“I am interested in investigating what is extraordinary in ordinary life (for instance habit) and in looking at the ordinariness of what might be thought of as extraordinary.” ~ Ben Highmore

Although it’s now approaching two weeks since I left Shanghai for Boston (via UA858 to San Francisco), it’s becoming rather obvious that I’m yet to fully unpack – mentally and otherwise – from my trip to China. While I may have thankfully regained a semblance of some regular sleep-wake schedule, my unexpected tendency to respond courteously to Bostonians with “xie xie” or, better yet, my newfound reluctance to part with a dollar (see dollar-renminbi exchange rate) might be more indicative of a slow reassimilation into American culture.

I also recognize that “unbelievably amazing” is an honest, albeit inadequate and perhaps overly romanticized response to “How was your trip?!” – a somewhat loaded question, which I suspect will be asked of me for several weeks to come as I settle back down stateside. Thus, in order to further reflect on my experience in China, over the next few days (and even possibly weeks) I will be retracing my footsteps around Shanghai (and Beijing, briefly), highlighting noteworthy cross-cultural interactions (as well as some infractions) and dissecting both the ordinary and extraordinary in these experiences.

While this approach is admittedly a departure from the standard writing style often employed here on the blog, my hope is that this series of retrospective writings (à la Jan Chipchase) will provide a deeper look into my experience in China. Keep in mind, this is not intended to serve as a definitive guide to the Chinese experience (Yu Hua’s China in Ten Words has much more value to offer in that regard), but perhaps an attempt to demystify and deconstruct a culture  often perceived as remote and unfamiliar.


The picture above on Rujin Road (No. 1) was among the first set I took in Shanghai while riding in the cab from Pudong Airport to my hotel. It’s not immediately obvious, but the lady on the far right is wearing a face mask – an unintentional “Welcome to China” message of sorts. Although the air pollution in Shanghai is hardly as severe as Beijing, it’s not uncommon in public areas to see Shanghairen (“people of Shanghai”) wearing face masks – some more practical than others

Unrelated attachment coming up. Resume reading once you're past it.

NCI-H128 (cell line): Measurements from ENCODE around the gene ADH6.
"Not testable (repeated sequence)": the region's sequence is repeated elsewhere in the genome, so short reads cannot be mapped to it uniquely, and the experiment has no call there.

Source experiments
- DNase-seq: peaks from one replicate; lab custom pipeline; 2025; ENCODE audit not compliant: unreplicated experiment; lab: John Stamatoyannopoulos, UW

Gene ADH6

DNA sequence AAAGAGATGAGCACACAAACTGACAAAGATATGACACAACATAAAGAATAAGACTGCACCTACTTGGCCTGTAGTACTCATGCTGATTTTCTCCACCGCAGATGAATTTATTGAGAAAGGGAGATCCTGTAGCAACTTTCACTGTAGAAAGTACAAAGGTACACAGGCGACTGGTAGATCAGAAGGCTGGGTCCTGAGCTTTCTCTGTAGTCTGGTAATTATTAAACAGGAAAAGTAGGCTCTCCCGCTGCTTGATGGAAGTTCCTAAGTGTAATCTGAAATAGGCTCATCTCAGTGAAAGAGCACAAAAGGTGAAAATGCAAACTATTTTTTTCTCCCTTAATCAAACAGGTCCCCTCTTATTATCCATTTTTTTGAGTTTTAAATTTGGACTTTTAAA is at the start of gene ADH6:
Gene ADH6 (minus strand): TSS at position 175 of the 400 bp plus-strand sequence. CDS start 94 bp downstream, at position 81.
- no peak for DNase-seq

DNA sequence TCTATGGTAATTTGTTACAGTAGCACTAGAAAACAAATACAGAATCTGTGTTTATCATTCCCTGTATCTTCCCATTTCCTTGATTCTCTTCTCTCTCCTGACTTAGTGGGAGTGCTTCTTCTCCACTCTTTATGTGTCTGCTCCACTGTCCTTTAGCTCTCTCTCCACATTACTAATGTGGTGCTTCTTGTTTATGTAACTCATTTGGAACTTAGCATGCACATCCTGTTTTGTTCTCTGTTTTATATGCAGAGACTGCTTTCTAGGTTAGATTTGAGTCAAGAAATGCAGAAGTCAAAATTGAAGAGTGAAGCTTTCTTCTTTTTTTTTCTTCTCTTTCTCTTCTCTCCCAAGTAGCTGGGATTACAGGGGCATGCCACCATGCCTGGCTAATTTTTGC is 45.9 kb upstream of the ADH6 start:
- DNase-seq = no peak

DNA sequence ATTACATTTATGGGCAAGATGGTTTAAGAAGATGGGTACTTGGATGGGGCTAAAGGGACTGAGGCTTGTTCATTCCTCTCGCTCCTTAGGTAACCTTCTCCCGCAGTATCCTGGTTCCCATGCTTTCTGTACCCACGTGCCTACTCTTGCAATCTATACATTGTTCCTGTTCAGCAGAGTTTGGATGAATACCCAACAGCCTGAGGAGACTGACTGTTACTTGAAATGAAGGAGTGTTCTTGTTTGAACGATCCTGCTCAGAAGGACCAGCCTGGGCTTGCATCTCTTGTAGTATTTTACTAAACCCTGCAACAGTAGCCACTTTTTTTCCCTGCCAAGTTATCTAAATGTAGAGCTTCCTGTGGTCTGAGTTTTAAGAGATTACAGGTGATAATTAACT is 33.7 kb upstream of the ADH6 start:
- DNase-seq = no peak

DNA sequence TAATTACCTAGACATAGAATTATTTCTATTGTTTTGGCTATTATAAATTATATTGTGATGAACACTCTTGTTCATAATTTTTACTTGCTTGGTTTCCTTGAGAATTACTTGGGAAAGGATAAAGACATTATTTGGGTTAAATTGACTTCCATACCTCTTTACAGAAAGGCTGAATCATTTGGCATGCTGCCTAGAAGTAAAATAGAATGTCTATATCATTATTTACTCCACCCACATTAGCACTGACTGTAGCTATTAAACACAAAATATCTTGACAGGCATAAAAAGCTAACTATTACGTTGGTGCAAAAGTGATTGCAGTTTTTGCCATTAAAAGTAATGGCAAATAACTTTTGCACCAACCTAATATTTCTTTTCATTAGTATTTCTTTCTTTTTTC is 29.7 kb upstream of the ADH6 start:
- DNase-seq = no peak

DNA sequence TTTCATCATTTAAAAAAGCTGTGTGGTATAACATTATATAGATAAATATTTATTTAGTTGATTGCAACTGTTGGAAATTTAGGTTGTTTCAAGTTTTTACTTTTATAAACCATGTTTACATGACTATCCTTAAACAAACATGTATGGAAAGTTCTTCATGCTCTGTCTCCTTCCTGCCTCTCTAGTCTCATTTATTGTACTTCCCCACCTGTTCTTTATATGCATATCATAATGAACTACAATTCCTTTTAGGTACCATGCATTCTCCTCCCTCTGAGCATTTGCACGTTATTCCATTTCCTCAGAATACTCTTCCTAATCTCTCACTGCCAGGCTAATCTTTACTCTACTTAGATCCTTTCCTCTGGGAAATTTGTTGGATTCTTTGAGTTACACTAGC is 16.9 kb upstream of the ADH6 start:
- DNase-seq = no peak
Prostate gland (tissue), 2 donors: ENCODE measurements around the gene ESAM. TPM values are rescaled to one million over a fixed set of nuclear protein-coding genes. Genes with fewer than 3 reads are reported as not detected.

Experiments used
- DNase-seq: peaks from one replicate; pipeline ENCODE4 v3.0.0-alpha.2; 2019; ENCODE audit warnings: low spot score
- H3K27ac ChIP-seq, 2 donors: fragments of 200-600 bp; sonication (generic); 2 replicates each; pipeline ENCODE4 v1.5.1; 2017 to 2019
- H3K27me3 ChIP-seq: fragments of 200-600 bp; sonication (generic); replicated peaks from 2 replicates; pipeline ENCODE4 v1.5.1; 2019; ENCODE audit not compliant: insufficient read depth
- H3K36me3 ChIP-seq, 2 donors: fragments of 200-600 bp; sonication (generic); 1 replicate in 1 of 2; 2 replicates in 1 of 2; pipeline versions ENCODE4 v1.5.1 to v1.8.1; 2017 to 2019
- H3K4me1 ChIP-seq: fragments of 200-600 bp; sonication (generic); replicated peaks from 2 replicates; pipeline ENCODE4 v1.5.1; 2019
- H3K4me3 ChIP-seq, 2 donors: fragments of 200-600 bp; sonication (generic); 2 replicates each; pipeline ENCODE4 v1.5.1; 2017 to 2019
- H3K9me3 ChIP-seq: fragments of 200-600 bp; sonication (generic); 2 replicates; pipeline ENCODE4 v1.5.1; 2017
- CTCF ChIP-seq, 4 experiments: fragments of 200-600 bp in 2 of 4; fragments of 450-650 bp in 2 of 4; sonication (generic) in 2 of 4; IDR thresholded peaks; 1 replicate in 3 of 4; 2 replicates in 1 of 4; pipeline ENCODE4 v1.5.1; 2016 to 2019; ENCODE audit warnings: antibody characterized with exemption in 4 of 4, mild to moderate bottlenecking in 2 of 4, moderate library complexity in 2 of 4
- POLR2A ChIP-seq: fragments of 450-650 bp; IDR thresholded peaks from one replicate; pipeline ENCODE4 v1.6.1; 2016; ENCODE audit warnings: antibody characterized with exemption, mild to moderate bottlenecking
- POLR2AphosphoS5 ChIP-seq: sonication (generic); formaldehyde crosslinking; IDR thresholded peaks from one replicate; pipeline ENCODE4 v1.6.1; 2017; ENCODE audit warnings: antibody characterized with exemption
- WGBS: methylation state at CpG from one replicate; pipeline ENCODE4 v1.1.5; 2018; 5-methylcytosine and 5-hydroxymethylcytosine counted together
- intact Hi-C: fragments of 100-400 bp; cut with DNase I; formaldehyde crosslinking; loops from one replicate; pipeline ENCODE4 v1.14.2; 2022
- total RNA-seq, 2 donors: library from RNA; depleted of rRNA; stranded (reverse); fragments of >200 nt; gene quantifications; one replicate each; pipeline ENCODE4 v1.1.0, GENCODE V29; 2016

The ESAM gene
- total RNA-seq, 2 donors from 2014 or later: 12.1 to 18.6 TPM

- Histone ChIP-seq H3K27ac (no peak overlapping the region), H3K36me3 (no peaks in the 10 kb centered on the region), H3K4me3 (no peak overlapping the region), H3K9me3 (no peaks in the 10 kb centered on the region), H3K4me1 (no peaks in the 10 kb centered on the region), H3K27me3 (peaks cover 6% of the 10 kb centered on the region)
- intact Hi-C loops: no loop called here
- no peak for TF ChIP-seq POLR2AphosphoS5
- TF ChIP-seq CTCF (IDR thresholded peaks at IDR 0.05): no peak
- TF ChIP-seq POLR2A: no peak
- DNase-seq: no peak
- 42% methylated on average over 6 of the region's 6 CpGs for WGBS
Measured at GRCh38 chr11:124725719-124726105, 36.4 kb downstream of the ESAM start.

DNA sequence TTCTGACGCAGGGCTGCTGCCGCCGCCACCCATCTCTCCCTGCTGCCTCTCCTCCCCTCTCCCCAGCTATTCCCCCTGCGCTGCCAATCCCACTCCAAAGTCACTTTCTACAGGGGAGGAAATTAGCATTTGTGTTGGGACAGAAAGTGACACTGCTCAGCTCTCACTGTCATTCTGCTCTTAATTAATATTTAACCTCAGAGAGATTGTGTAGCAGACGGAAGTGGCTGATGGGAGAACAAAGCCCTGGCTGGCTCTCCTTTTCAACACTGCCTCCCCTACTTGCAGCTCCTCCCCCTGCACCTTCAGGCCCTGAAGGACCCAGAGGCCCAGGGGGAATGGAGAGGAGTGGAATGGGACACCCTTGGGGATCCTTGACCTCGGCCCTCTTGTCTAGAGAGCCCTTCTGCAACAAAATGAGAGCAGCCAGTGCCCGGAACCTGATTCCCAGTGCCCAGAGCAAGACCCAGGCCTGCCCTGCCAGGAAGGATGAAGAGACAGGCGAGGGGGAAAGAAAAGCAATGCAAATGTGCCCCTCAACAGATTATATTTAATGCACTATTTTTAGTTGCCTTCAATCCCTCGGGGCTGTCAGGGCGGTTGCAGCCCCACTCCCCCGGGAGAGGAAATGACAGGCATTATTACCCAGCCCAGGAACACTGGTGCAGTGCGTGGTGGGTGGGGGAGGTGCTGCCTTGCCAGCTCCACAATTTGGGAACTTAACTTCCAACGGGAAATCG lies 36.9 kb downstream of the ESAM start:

The Norwegian Directorate for Children, Youth and Family Affairs is currently using this creative and compelling ad to raise awareness of the need for more foster families for youths between the ages of 15 and 17.

The ad, which was developed by Try/Apt, combines the deep metaphors of journey, transformation and connection. The ad’s message is shown through the eyes of a girl drawing herself as she grows older. In her drawings, she shows herself move from a state of happiness as a child to a state of isolation and sadness in her youth. In the background, we also see plants and butterflies transform into trees and birds.

It isn’t until towards the end of the ad that the deep metaphor of connection truly comes into play. Still through her drawings, the ad shows that having caring foster parents will redefine this young girl’s story by putting her on the path to a bright future. As such, the ad ends with the following line: “It’s never too late to help someone on the right track.”

In addition to the deep metaphors at play here, the ad is also operating on a very high context. No words are spoken throughout the ad as it relies heavily on the strong visuals and the rather compelling Canon in D, one of the most famous pieces of music by German Baroque composer Johann Pachelbel.

This concept choice for the ad is particularly interesting because Norway, along with a few other Scandinavian countries of Northern Europe, is traditionally seen as a low context culture. It demonstrates that audiences can be receptive to concepts that use message styles that deviate from their known cultural context.